Kant’s Critique of Pure Reason (Thursday Section)
Kant’s publication of the Critique of Pure Reason was a seismic event in the history of western philosophy, whose effects continue to be felt today. Enacting a “Copernican Revolution” in philosophy, Kant subjected reason itself to critique—attempting to answer the question: how do we know things at all? What structures and categories does reason presuppose? Initiating what Kant calls “transcendental” philosophy, the first Critique amounts to a kind of autobiography of human reason and its maturation into self-knowledge. In addressing the fundamental questions of philosophy—as Kant says, “What can we know? What should we do? What can we hope for?”—Kant attempts to answer a still more fundamental one, “What is a human being?”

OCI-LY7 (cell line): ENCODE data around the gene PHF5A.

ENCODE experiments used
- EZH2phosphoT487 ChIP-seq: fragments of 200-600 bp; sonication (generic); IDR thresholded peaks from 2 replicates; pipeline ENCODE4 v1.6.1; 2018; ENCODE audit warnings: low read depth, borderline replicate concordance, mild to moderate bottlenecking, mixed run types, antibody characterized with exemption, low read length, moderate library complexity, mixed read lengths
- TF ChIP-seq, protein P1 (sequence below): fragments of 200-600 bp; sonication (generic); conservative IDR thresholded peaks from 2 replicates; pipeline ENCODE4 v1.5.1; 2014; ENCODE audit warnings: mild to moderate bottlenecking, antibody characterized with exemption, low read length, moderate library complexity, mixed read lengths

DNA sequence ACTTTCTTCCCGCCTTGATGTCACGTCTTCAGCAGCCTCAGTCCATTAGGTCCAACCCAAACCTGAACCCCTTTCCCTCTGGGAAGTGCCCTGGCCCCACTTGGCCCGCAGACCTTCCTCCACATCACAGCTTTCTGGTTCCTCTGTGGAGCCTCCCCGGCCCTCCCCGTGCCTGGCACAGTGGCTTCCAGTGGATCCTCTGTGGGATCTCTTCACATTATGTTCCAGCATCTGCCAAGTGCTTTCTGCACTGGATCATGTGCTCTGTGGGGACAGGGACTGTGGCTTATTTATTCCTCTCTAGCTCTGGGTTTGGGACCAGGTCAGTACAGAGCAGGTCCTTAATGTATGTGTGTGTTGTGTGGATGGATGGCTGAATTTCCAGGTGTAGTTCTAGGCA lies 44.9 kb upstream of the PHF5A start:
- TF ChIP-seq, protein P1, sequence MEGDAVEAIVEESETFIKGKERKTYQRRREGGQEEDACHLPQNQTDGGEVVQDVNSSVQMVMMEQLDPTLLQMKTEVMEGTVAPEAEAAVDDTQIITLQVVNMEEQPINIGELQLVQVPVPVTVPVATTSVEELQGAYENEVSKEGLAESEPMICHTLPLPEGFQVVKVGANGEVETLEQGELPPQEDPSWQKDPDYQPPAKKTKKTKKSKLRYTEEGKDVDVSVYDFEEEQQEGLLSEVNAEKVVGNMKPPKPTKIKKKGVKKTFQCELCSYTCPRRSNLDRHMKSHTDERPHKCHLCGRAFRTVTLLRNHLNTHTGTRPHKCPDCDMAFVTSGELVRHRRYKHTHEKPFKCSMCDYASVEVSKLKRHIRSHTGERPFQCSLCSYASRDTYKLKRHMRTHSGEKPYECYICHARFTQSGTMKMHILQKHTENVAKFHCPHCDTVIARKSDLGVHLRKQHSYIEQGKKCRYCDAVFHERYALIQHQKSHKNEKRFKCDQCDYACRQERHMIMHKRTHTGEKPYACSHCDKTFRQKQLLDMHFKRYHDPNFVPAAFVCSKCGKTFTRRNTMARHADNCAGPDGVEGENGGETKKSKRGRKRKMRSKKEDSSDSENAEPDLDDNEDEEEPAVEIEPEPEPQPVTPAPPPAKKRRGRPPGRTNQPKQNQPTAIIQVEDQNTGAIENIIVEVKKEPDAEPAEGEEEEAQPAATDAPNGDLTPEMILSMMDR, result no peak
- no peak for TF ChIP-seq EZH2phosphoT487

This class will involve close readings of the key sections of the Critique of Pure Reason. Can we really know what reality is like, independent of the human perspective and the human way of conceiving it? Is scientific inquiry a legitimate, or the only legitimate, way to know reality? What are the nature and limits of human reason? To what extent does Kant offer a vision of rationality which can escape the dichotomy between scientific-technical rationality on the one hand and fundamentalist-fanatical irrationality on the other? In addressing these questions, we’ll examine and elucidate key Kantian concepts like the synthetic a priori, the ideality of spatio-temporality, the phenomenal and the noumenal, and transcendental idealism.
Course ScheduleThursday, 6:30-9:30pm EST
July 23 — August 13, 2020